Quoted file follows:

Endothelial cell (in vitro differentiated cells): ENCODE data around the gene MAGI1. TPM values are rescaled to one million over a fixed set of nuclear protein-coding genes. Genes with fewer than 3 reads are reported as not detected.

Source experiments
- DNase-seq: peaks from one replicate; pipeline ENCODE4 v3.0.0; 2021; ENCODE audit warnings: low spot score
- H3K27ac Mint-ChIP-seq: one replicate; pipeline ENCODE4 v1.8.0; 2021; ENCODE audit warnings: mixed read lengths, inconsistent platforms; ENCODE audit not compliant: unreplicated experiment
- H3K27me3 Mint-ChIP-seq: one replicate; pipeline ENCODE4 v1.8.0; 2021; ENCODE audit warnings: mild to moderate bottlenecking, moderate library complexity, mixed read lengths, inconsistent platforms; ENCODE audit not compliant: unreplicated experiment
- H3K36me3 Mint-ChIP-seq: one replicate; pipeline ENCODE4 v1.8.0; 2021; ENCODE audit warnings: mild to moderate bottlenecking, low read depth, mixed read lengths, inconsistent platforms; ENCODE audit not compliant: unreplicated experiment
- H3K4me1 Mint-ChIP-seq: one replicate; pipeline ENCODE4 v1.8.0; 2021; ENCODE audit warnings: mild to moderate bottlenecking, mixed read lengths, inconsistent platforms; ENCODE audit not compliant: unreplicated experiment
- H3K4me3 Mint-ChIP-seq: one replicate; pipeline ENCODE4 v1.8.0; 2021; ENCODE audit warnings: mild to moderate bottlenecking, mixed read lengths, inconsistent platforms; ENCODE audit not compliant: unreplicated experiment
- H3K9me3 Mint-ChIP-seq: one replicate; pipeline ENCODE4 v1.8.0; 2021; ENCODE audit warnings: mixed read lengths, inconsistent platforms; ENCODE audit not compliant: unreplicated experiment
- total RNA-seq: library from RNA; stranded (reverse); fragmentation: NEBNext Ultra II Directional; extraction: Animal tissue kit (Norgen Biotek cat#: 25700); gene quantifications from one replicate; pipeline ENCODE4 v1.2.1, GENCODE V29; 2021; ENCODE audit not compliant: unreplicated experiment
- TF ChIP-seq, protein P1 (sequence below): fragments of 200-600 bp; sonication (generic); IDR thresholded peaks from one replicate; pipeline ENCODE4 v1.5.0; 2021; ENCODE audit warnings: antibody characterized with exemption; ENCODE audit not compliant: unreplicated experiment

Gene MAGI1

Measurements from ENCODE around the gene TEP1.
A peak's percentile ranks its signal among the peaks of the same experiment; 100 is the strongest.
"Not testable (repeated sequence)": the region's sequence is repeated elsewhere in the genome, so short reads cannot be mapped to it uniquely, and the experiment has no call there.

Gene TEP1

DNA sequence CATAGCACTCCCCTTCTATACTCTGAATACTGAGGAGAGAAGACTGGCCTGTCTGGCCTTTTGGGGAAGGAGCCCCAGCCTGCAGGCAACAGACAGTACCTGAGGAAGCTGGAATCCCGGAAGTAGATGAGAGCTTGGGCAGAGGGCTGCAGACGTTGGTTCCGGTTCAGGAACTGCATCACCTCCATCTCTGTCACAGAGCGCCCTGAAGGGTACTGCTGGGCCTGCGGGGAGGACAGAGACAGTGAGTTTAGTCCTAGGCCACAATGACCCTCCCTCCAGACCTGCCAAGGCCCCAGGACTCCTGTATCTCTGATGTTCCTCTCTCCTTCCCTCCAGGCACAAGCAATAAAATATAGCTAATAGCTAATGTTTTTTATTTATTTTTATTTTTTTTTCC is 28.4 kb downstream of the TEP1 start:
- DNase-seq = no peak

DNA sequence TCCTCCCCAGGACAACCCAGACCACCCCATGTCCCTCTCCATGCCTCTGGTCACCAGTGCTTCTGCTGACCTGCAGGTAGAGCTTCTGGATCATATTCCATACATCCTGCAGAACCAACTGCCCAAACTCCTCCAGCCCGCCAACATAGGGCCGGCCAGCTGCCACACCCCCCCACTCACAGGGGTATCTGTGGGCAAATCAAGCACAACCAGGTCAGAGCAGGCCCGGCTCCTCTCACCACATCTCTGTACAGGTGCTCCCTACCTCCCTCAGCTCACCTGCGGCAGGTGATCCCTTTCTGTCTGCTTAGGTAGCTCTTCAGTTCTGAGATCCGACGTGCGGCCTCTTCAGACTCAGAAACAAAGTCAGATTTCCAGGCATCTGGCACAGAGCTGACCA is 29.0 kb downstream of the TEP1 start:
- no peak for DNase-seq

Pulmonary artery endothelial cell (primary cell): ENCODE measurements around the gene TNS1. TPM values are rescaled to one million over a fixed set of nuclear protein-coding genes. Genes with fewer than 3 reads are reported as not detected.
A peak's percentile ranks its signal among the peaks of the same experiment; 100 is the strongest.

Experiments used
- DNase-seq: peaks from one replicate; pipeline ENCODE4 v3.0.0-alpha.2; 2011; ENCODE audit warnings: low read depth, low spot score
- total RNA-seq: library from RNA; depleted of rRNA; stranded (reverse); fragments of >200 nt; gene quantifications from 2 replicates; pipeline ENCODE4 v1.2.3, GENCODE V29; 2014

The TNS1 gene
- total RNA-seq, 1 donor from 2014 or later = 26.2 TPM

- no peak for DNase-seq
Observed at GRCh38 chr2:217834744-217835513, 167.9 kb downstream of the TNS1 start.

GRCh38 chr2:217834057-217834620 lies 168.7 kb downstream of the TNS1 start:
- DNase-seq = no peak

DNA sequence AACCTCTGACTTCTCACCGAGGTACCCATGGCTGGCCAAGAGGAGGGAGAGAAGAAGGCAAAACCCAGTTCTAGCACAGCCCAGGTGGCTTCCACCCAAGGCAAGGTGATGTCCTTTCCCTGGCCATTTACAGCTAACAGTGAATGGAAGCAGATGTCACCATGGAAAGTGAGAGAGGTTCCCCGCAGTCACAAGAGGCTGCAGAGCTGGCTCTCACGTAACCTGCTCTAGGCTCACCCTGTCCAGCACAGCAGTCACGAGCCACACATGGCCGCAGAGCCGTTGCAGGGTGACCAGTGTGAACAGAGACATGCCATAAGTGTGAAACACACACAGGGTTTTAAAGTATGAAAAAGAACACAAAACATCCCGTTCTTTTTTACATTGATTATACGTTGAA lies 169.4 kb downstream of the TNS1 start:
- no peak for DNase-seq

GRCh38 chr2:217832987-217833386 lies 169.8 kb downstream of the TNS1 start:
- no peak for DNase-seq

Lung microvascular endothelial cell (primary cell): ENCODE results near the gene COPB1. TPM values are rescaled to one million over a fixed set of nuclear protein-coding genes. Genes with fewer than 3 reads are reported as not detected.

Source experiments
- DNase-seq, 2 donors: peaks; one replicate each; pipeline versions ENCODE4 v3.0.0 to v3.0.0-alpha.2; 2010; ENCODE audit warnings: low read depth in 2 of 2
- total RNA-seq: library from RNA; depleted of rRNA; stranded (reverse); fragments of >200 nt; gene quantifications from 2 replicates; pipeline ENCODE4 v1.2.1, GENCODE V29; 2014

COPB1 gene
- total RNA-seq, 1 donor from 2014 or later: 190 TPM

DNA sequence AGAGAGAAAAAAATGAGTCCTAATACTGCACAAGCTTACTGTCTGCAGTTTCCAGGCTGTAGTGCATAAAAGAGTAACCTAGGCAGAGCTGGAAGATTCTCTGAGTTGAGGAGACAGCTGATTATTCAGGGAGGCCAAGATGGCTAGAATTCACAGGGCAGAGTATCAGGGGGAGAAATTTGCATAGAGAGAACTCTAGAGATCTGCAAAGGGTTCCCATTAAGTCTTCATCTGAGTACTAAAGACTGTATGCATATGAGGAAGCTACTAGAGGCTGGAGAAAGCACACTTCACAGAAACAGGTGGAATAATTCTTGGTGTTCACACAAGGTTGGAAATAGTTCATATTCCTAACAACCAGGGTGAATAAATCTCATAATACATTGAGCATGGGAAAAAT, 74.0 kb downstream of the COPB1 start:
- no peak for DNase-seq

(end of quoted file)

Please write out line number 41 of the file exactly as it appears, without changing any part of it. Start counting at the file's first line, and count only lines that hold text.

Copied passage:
- total RNA-seq, 1 donor from 2014 or later: 190 TPM